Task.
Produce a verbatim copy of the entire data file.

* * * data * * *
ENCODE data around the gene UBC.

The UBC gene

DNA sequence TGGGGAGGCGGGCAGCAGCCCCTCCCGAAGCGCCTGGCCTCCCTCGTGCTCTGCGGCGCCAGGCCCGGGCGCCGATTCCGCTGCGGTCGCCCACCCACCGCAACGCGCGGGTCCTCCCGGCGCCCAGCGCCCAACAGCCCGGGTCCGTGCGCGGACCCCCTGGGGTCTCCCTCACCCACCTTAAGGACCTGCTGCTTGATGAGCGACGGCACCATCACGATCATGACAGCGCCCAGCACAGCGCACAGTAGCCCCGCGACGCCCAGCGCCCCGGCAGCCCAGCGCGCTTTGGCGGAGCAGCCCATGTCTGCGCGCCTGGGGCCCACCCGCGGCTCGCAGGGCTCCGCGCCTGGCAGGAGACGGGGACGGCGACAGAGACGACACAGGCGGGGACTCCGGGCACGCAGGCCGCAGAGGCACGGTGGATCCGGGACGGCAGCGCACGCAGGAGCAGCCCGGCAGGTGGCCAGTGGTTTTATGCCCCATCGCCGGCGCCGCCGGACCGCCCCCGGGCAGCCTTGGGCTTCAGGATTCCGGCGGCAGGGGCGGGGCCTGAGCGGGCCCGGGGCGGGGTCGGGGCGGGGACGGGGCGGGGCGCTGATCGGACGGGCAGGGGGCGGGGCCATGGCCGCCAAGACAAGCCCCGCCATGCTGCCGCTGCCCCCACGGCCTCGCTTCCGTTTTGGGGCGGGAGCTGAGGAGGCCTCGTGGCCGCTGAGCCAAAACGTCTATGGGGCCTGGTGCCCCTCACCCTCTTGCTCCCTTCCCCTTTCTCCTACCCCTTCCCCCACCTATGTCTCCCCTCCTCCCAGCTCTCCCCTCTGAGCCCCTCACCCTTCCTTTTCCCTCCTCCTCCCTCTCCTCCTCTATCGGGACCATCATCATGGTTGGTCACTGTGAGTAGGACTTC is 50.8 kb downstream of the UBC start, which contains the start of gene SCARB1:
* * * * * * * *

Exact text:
ENCODE data around the gene UBC.

The UBC gene

DNA sequence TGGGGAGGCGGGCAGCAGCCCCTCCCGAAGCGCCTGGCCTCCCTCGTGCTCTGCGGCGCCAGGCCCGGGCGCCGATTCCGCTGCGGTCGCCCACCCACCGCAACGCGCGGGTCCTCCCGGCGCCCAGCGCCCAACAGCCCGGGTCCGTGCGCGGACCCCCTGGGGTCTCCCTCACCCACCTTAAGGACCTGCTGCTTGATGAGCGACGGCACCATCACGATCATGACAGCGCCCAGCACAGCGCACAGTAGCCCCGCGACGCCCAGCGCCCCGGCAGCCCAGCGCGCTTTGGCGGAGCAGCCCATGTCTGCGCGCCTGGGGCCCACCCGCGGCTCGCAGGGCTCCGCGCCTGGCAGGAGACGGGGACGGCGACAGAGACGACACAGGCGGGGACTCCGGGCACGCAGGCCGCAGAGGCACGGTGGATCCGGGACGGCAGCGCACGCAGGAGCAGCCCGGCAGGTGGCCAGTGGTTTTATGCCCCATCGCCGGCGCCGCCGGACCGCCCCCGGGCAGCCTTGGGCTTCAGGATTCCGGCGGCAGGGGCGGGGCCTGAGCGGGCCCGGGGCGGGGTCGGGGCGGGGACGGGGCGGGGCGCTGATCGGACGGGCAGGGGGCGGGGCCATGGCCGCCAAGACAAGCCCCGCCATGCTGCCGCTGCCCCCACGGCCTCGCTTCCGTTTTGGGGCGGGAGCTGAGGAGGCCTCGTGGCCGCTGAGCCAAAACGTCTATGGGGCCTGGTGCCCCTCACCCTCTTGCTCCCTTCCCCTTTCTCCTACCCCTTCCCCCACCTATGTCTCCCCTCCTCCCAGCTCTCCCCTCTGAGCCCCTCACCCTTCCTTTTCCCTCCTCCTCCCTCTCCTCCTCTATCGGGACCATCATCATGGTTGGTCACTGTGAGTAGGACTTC is 50.8 kb downstream of the UBC start, which contains the start of gene SCARB1: